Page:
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About a month and a half after the first uterus transplant in the United States was performed, doctors announced the reason why it had failed. The recipient’s uterus was removed due to a vaginal yeast infection, according to a statement released Friday by the Cleveland Clinic.
On February 24, 26-year-old Texas woman Lindsey McFarland became the first U.S. patient to receive a uterus transplant, following several successful transplants with live donors done in Sweden. Cleveland Clinic doctors performed the transplant, taking the organ from a deceased donor, and after the nine-hour operation, everything seemed to be going well for McFarland. The mother of three adopted children was born without a uterus, which necessitated the transplant.
“I’ve prayed that God would allow me that opportunity to experience pregnancy,” McFarland said in March shortly after the transplant, with her husband Blake standing by for support. “And here we are today at the beginning of that journey.”
Unfortunately, McFarland had suffered an unexpected setback almost two weeks after the operation, and the transplanted uterus had to be surgically removed. The reason behind the setback was only confirmed Friday by the Cleveland Clinic.
“Preliminary results suggest that the complication was due to an infection caused by an organism that is commonly found in a woman’s reproductive system,” the hospital said in its prepared statement. “The infection appears to have compromised the blood supply to the uterus, causing the need for its removal. The health of our patient is and has always been our primary concern.”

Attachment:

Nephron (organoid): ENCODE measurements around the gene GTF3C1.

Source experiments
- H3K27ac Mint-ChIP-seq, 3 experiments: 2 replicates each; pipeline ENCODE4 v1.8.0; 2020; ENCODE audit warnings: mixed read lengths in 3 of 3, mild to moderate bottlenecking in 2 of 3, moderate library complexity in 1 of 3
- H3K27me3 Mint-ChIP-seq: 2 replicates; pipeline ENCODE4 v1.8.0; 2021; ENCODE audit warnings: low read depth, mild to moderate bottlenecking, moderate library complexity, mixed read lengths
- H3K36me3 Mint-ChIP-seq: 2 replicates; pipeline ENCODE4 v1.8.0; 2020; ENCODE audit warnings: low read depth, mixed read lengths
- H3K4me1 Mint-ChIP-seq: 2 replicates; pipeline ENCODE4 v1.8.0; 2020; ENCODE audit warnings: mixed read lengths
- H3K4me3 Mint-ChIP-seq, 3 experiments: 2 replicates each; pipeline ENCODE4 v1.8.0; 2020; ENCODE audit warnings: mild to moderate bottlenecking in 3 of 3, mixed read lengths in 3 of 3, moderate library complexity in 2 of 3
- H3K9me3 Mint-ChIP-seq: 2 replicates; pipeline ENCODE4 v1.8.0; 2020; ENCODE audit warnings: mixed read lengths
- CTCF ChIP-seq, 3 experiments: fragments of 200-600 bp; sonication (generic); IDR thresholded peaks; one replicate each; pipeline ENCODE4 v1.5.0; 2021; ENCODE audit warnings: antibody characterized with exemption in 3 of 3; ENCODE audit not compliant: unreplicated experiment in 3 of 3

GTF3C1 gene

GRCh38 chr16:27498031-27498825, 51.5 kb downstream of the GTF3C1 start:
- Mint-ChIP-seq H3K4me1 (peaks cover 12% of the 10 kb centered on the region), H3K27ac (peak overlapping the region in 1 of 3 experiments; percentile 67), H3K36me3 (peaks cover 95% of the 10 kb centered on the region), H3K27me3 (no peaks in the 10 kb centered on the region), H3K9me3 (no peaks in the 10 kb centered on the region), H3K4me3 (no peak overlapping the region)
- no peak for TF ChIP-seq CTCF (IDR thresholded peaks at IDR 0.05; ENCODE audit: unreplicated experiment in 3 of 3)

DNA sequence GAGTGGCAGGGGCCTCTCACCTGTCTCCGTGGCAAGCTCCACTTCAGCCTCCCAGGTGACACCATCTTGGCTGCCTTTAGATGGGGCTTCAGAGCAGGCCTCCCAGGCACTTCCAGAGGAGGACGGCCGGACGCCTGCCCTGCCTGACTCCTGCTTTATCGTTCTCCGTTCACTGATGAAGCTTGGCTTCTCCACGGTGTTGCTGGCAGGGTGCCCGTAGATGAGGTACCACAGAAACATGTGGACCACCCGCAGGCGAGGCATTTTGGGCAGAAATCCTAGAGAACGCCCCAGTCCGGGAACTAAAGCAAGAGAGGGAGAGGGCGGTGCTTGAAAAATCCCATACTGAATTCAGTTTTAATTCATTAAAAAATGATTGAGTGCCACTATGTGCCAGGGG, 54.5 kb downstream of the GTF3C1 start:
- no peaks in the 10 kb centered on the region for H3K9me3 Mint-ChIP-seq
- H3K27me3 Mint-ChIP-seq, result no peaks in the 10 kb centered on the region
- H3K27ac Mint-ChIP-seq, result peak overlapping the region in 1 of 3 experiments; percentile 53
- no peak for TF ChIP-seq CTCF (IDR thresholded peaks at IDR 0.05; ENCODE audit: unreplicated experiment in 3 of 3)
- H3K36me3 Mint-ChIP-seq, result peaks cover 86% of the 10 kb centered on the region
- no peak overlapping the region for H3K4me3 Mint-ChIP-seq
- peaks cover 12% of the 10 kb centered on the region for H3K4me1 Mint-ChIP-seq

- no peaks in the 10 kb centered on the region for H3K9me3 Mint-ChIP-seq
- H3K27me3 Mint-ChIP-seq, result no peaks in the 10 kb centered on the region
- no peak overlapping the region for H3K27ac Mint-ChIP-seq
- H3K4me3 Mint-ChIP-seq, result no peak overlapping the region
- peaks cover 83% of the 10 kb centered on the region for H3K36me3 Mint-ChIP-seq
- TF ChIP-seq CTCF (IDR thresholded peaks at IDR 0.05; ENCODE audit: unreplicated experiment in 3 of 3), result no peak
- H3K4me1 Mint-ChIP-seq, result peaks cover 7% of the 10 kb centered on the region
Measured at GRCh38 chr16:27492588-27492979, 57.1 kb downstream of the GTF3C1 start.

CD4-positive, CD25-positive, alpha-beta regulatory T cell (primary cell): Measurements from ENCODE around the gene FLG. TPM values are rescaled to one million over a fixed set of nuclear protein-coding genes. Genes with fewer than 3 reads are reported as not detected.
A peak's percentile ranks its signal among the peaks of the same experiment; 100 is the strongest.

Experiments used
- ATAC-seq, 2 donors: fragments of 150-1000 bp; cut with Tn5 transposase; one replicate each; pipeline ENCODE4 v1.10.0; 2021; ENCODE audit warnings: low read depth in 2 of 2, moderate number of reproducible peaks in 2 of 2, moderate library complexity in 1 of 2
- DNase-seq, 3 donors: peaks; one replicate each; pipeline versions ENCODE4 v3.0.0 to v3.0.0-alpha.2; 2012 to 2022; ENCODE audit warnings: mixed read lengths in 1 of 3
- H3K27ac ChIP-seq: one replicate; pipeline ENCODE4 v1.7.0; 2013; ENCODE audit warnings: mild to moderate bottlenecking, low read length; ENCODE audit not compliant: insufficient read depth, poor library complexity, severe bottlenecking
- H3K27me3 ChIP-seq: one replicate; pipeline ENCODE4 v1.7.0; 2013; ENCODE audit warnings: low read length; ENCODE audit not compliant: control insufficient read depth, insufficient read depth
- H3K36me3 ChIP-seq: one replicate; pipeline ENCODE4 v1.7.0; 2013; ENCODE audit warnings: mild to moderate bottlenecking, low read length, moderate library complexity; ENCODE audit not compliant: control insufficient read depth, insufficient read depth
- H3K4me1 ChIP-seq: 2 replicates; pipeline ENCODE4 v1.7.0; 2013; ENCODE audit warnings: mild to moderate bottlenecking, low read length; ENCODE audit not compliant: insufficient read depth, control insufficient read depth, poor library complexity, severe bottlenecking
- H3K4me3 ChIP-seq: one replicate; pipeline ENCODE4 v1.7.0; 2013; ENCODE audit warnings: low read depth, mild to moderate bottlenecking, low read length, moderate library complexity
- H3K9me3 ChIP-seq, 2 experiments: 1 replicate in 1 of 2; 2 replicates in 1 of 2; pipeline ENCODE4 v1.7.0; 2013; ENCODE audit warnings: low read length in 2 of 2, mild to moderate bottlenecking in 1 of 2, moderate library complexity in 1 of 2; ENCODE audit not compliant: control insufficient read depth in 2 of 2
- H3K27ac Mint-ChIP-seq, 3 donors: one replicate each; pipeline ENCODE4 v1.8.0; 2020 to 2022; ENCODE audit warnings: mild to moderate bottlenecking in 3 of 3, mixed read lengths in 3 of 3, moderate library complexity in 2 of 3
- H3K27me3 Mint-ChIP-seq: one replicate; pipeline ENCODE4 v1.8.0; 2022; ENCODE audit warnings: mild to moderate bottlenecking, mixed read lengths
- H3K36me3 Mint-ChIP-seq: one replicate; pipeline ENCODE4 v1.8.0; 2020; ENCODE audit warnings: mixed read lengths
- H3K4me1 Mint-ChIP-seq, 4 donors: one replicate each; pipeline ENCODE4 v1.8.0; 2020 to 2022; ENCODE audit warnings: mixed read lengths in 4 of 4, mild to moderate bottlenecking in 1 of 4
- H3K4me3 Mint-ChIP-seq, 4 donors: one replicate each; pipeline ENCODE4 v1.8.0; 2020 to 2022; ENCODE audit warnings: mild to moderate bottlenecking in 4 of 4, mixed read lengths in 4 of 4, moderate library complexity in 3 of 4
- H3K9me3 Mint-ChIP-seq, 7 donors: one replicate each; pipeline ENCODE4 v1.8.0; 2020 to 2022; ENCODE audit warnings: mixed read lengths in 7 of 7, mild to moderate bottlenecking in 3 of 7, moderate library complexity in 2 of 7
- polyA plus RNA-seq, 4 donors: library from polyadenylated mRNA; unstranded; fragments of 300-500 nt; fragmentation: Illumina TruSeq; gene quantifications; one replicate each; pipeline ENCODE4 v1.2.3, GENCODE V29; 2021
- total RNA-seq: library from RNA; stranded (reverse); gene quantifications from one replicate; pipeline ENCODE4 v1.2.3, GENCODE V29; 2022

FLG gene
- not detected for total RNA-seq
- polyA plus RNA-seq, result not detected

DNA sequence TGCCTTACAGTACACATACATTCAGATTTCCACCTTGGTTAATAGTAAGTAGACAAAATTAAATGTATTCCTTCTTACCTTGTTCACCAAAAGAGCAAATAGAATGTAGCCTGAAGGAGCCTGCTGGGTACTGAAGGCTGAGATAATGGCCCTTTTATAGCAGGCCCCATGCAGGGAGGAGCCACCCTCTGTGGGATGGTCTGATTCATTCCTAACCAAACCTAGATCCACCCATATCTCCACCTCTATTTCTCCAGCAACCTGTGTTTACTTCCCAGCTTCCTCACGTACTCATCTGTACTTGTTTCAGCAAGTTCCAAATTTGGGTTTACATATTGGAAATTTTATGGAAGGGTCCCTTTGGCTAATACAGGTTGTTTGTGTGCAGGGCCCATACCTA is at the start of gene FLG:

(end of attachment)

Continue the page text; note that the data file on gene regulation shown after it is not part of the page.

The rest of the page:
Cleveland Clinic transplant surgeon Dr. Andreas Tzakis also expounded on the yeast infection McFarland suffered, explaining to reporters that it was caused by the most common infection-causing form of yeast. He added that doctors remain unsure whether the infection came from the donor or from McFarland herself.
“The complication was an infection with a fungus called candida albicans, which is ubiquitous in a lot of parts of the body, particularly female organs,” he explained. “Normally it resides in people without causing a problem. If someone is immuno-compromised it can cause an infection.”
Tzakis and Cleveland Clinic OB-GYN head Dr. Tommaso Falcone also confirmed that the hospital is postponing a clinical trial for future uterus transplants for the meantime, until it is sure that similar or identical complications do not take place. They said that Cleveland Clinic will be using antifungal medications and making “some adjustments” to the methods used in the surgery, to avoid these complications.
Meanwhile, McFarland is “doing well” following the failed uterus transplant, Tzakis added. “(She) is a wonderful young lady, with a very powerful personality, an excellent family and able to handle this extremely well,” he said. “She is a pioneer and her heart is all in.”